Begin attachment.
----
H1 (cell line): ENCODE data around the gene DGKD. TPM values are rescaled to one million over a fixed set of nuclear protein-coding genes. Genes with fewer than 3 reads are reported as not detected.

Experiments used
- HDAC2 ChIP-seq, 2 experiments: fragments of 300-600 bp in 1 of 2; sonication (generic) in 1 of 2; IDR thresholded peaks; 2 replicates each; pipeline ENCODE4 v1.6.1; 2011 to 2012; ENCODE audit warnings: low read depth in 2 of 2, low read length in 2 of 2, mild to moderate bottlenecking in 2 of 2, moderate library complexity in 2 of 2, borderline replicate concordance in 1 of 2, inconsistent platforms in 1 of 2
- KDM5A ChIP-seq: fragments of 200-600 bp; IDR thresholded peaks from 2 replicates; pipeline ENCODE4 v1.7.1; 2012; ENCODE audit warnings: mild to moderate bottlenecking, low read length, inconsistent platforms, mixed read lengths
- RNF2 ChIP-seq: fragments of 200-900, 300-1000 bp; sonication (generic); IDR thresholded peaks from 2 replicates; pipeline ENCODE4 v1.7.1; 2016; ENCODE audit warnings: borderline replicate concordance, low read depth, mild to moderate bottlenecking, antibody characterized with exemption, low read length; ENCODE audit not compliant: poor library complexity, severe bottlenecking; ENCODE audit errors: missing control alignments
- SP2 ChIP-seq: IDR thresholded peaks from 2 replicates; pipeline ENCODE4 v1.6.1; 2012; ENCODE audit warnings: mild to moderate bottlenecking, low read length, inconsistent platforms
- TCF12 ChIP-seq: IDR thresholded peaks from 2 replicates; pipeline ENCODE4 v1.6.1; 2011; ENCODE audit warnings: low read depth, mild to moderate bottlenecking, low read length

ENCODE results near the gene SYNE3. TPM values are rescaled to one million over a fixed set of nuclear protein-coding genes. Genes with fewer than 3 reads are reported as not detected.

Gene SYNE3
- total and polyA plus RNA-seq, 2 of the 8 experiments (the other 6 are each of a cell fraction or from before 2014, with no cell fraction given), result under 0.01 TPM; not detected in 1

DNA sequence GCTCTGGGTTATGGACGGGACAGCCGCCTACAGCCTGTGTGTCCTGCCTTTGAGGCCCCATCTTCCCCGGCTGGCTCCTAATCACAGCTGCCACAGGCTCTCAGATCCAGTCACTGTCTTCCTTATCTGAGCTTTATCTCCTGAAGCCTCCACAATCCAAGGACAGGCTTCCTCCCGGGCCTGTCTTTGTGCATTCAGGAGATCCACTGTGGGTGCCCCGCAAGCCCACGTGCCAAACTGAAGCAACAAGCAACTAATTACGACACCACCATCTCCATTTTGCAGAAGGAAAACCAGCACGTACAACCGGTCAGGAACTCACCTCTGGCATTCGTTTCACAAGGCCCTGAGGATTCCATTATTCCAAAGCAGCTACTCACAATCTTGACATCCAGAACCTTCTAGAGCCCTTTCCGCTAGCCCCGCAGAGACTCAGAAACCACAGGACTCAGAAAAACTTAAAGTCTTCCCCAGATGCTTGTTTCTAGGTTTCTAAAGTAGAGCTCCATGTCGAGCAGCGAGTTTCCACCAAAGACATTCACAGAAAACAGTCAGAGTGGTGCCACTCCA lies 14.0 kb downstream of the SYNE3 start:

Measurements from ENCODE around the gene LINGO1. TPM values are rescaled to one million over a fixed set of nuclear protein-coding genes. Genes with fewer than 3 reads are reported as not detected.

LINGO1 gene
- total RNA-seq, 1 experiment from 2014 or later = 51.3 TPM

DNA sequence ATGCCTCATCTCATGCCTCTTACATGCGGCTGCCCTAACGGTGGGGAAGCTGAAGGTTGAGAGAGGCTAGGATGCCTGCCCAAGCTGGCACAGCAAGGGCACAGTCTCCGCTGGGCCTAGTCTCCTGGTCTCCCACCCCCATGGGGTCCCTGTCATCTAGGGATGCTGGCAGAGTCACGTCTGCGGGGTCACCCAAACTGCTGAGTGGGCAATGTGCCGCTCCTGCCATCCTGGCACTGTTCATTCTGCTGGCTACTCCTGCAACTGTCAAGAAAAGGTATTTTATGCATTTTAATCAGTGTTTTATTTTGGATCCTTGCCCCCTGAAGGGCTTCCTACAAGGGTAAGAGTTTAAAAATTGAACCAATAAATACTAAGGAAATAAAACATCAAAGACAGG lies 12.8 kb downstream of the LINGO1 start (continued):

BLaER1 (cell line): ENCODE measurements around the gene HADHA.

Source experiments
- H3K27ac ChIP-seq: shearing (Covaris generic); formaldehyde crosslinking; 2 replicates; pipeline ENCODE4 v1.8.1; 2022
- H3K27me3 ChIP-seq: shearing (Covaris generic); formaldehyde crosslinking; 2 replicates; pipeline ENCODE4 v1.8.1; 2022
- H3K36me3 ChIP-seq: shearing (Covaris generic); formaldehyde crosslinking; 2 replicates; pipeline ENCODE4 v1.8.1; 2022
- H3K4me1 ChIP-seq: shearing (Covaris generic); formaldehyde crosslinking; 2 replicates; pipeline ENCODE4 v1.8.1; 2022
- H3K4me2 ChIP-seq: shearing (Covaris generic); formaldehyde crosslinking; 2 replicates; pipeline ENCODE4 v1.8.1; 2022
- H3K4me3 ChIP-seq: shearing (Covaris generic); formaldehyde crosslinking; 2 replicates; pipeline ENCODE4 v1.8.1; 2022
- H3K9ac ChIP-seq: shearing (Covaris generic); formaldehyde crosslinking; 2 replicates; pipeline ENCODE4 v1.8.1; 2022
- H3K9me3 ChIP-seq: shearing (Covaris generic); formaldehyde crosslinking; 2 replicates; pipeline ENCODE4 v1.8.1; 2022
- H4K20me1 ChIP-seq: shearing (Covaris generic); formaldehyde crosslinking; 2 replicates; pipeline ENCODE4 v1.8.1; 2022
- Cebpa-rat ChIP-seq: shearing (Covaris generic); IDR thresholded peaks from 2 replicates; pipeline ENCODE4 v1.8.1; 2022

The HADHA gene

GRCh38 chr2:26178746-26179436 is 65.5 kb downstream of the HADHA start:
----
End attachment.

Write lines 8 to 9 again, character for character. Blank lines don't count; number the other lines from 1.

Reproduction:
ENCODE results near the gene SYNE3. TPM values are rescaled to one million over a fixed set of nuclear protein-coding genes. Genes with fewer than 3 reads are reported as not detected.

Gene SYNE3